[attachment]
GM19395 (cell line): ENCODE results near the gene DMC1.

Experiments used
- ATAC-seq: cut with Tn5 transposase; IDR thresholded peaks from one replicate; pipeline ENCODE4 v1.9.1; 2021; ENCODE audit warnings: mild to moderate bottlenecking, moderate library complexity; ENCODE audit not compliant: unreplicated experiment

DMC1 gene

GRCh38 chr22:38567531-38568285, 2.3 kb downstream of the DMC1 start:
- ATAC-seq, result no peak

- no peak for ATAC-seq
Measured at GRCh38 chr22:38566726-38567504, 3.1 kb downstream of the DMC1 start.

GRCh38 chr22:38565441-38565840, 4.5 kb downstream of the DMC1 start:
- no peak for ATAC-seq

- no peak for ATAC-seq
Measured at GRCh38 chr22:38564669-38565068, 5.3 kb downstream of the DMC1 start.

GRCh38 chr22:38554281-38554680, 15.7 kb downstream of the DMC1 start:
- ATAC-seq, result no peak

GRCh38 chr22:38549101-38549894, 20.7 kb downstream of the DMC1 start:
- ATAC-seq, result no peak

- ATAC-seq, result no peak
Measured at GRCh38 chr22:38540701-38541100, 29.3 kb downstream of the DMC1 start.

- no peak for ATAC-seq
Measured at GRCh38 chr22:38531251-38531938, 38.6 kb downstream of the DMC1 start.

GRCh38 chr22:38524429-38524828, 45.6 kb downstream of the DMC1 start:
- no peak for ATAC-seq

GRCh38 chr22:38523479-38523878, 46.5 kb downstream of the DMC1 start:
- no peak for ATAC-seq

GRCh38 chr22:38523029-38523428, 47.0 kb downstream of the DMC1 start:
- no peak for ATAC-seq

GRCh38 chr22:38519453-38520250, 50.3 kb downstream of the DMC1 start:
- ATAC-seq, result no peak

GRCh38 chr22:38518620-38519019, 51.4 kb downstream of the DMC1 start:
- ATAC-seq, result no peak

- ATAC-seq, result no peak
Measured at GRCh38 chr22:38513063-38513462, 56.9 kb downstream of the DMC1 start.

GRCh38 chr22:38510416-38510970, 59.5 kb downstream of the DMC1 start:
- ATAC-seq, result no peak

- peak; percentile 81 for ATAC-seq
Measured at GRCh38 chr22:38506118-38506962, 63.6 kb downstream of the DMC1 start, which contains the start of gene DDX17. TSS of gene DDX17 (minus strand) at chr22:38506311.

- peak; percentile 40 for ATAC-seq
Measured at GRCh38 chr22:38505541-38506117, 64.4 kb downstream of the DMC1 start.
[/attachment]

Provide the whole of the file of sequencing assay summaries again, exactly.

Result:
GM19395 (cell line): ENCODE results near the gene DMC1.

Experiments used
- ATAC-seq: cut with Tn5 transposase; IDR thresholded peaks from one replicate; pipeline ENCODE4 v1.9.1; 2021; ENCODE audit warnings: mild to moderate bottlenecking, moderate library complexity; ENCODE audit not compliant: unreplicated experiment

DMC1 gene

GRCh38 chr22:38567531-38568285, 2.3 kb downstream of the DMC1 start:
- ATAC-seq, result no peak

- no peak for ATAC-seq
Measured at GRCh38 chr22:38566726-38567504, 3.1 kb downstream of the DMC1 start.

GRCh38 chr22:38565441-38565840, 4.5 kb downstream of the DMC1 start:
- no peak for ATAC-seq

- no peak for ATAC-seq
Measured at GRCh38 chr22:38564669-38565068, 5.3 kb downstream of the DMC1 start.

GRCh38 chr22:38554281-38554680, 15.7 kb downstream of the DMC1 start:
- ATAC-seq, result no peak

GRCh38 chr22:38549101-38549894, 20.7 kb downstream of the DMC1 start:
- ATAC-seq, result no peak

- ATAC-seq, result no peak
Measured at GRCh38 chr22:38540701-38541100, 29.3 kb downstream of the DMC1 start.

- no peak for ATAC-seq
Measured at GRCh38 chr22:38531251-38531938, 38.6 kb downstream of the DMC1 start.

GRCh38 chr22:38524429-38524828, 45.6 kb downstream of the DMC1 start:
- no peak for ATAC-seq

GRCh38 chr22:38523479-38523878, 46.5 kb downstream of the DMC1 start:
- no peak for ATAC-seq

GRCh38 chr22:38523029-38523428, 47.0 kb downstream of the DMC1 start:
- no peak for ATAC-seq

GRCh38 chr22:38519453-38520250, 50.3 kb downstream of the DMC1 start:
- ATAC-seq, result no peak

GRCh38 chr22:38518620-38519019, 51.4 kb downstream of the DMC1 start:
- ATAC-seq, result no peak

- ATAC-seq, result no peak
Measured at GRCh38 chr22:38513063-38513462, 56.9 kb downstream of the DMC1 start.

GRCh38 chr22:38510416-38510970, 59.5 kb downstream of the DMC1 start:
- ATAC-seq, result no peak

- peak; percentile 81 for ATAC-seq
Measured at GRCh38 chr22:38506118-38506962, 63.6 kb downstream of the DMC1 start, which contains the start of gene DDX17. TSS of gene DDX17 (minus strand) at chr22:38506311.

- peak; percentile 40 for ATAC-seq
Measured at GRCh38 chr22:38505541-38506117, 64.4 kb downstream of the DMC1 start.